This week’s blog asks a question ” is it possible for those who are subject to a state of exception and therefore cast outside of the sphere of normal legality to resist sovereign power?” In short, I think, it is and it is not possible for those who are subjects to a state of exception to cast outside of the sphere of normal legality to resist sovereign power for many reasons. However, in the interest of time, I will take one stance and argue why it is not possible to flee sovereignty in a state of exception. To begin with, the state of exception is not the norm and therefore what happens in a state of exception can be very different from what would otherwise be. It should not be forgotten that, “according to opinions which are very common, the state of exception [ makes] a point of imbalance between public law and politics which, like civil war, insurrection and resistance, is located in an ambiguous zone at the border between the juridical and the political” [European Graduate School, 2003].In a state of exception “ one who has been accused of committing a crime, within the legal system, loses the ability to use his voice and represent themselves. The individual can not only be deprived of their citizenship, but also of any form of agency over their own life” [ Wikipedia, 2013]. I can seldom see this happening in a normal state. In a state of exception, decisions strictly stay in the hands of the sovereign. Furthermore, in Schmitt’s words ” sovereign is he who decides on the exception” and the sovereign state decides the laws. The only exception from the law is the sovereign state itself. Since that is the case, it is ” is thereby ensured of remaining anchored in the legal order” [ European Graduate School, 2003]. The sovereign state is much too powerful for one person to exist outside of it successfully. As stated by Pavlich that Agamben describes political environments that have sovereigns creating bandits that is neither ‘ animal’ or ‘man’ included nor excluded – they live within the law but as outlaws and treated accordingly, They have not fled sovereignty. They have simply attempted to resist sovereign power and failed. As Pavlich says, it can be possible that “law [can] now operate as a force, but without the key elements that one usually associates with the rule of law. It [can] be stripped of its normative (justice-based) content and simply exercise force, becoming a force of law without content”[ 2011, p. 159]. In this kind of state, Pavlich explains that subjects according to law are outlaws and fall prey to a kind of law that emphasizes guilt and enforces itself without justice and any ethics. Pavlich goes on to say that It allows the sovereign to preserve his natural right to do anything to anyone[ 2011, p. 159]. Since sovereign powers are so centered during a state of exception it would be rather difficult to live outside of it. People attempting to live outside sovereignty in a state of exception is a thought that should be reconsidered since during this time, “the sovereign remains exterior to the normally valid legal order, and nevertheless belongs to it . . . ” [ European Graduate School, 2003].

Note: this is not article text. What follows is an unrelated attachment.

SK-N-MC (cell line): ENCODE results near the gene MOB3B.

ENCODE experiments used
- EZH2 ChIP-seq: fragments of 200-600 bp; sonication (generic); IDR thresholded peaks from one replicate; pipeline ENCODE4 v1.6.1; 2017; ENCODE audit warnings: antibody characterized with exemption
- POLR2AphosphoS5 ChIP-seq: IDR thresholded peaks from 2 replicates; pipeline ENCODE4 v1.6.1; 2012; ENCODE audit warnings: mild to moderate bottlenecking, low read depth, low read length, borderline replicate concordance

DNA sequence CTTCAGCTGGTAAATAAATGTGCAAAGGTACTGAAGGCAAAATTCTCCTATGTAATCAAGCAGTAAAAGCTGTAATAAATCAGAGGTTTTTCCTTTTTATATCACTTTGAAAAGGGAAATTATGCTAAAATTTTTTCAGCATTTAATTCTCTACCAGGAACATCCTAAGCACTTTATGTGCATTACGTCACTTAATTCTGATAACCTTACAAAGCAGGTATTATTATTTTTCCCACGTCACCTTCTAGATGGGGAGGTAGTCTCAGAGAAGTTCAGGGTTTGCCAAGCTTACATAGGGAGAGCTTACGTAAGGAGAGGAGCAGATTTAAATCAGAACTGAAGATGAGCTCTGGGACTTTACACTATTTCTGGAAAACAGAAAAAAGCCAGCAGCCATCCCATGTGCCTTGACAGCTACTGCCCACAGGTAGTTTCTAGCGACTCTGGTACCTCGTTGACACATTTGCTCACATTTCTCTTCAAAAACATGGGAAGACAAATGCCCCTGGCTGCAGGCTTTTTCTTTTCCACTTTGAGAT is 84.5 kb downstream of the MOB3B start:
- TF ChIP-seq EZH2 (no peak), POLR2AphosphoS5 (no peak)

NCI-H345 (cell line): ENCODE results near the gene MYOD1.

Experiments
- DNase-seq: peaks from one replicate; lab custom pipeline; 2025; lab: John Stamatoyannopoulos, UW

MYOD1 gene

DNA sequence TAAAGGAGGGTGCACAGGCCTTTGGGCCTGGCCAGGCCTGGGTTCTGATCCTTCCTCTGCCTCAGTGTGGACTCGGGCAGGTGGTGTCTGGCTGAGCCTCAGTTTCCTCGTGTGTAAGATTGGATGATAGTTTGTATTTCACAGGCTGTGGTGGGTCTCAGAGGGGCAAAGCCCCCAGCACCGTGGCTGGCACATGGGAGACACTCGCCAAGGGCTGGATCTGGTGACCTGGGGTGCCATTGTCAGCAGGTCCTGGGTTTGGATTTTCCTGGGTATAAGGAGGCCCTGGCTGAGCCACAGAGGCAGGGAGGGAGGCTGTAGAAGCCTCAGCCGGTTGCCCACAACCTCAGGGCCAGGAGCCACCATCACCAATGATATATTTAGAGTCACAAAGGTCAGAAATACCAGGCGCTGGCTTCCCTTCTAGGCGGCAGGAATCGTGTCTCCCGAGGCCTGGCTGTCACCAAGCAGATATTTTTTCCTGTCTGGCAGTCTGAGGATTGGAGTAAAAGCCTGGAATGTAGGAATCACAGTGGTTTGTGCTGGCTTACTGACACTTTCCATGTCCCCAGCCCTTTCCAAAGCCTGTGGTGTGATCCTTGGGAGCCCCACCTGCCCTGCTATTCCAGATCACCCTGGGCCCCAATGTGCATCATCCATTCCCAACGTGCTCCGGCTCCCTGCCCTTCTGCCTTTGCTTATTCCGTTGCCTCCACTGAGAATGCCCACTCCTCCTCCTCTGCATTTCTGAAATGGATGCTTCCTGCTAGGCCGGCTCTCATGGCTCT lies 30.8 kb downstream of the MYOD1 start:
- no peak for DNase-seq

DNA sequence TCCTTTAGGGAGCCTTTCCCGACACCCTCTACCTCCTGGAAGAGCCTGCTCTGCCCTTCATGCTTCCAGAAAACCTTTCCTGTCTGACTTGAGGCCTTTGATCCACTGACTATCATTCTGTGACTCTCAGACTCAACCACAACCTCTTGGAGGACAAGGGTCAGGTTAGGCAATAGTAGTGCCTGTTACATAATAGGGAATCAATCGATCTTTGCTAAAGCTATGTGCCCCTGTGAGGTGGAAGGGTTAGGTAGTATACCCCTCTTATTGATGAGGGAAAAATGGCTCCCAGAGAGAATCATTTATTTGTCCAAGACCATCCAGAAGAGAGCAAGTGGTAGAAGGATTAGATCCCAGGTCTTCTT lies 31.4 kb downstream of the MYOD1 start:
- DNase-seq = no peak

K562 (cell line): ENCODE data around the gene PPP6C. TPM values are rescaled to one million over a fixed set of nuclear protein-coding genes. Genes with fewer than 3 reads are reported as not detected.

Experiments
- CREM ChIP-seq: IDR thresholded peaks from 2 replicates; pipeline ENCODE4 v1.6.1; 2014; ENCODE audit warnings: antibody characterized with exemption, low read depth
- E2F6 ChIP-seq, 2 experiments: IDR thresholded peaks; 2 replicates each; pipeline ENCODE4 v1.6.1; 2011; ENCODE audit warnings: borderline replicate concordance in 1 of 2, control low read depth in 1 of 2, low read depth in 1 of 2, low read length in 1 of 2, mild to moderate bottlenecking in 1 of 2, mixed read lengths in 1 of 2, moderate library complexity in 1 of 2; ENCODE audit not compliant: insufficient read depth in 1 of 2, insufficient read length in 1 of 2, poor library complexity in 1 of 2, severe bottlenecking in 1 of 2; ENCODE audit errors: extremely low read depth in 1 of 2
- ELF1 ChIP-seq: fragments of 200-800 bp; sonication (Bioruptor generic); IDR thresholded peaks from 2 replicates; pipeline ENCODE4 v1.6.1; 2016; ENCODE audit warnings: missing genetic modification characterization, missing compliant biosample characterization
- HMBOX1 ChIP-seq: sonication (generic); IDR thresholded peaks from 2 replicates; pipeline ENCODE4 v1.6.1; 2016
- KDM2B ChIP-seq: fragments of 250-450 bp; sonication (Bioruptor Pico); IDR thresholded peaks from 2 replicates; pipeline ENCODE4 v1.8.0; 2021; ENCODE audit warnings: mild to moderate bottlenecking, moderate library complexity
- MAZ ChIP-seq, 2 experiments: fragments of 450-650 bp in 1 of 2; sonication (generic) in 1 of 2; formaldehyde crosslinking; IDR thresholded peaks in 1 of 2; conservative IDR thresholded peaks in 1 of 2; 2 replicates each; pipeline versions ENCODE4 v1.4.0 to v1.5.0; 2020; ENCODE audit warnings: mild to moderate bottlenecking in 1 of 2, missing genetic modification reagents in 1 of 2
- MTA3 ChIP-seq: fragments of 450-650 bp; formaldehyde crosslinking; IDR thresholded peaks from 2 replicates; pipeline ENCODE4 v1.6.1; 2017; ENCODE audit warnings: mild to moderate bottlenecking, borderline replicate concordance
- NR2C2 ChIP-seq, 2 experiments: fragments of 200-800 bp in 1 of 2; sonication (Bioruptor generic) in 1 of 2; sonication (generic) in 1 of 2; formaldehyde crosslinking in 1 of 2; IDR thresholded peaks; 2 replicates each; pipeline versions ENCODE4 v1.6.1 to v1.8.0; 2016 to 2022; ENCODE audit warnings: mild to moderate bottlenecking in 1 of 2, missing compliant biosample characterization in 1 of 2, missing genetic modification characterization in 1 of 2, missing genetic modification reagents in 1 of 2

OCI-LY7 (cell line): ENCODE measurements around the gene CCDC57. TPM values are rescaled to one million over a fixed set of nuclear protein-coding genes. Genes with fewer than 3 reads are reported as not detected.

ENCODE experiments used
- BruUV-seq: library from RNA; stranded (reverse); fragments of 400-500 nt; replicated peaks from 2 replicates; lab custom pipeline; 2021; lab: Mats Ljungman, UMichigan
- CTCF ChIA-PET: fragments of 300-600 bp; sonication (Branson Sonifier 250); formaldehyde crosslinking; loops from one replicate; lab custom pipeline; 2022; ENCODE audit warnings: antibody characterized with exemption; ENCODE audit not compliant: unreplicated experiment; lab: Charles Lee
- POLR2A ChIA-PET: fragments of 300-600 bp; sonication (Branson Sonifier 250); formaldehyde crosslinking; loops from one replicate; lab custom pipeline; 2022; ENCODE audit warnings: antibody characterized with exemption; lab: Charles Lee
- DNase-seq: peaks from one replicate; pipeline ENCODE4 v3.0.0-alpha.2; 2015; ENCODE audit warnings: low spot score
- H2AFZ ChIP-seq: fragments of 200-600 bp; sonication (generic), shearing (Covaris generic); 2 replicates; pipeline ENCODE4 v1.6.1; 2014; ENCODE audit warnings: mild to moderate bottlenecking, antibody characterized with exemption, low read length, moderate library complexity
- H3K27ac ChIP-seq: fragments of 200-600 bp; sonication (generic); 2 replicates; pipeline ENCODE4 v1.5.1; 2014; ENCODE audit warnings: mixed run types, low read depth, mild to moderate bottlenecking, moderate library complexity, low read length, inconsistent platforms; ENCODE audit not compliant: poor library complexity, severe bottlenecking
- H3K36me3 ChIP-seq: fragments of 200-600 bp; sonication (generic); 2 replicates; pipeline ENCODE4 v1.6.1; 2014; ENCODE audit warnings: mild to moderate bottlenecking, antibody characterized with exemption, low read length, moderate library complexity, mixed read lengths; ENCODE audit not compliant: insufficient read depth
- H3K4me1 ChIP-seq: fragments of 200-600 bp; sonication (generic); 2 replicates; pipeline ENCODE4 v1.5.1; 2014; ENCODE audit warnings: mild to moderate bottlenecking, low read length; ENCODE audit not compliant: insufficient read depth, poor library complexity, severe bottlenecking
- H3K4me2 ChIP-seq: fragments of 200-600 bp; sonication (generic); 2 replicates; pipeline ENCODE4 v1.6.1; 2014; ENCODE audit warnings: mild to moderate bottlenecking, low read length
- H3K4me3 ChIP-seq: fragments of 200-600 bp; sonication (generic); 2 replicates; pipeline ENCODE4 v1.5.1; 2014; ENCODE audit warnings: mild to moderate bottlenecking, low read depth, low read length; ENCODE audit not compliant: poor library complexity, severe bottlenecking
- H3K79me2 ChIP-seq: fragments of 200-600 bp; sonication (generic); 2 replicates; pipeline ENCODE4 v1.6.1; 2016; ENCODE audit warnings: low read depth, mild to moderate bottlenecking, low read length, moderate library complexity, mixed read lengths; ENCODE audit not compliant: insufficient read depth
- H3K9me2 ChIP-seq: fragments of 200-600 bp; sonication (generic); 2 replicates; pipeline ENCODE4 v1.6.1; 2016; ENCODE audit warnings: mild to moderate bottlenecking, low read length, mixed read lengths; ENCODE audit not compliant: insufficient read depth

In my concluding thoughts, it would be a difficult task to live outside of sovereignty in a state of exception since sovereignty can do what it likes and then defend its actions by saying it is in the best interest of the state and society for it to be that way.
Pavlich, G. (2011). Law & Society Redefined. Canada: Oxford University Press.
Giorgio Agamben. State of Exception. (2003).In The European Graduate School: Graduate and Postgraduate Studies. Retrieved from http://www.egs.edu/faculty/giorgio-agamben/articles/state-of-exception/
Giorgio Agamben.(2013). In Wikipedia. Retrieved from http://en.wikipedia.org/wiki/Giorgio_Agamben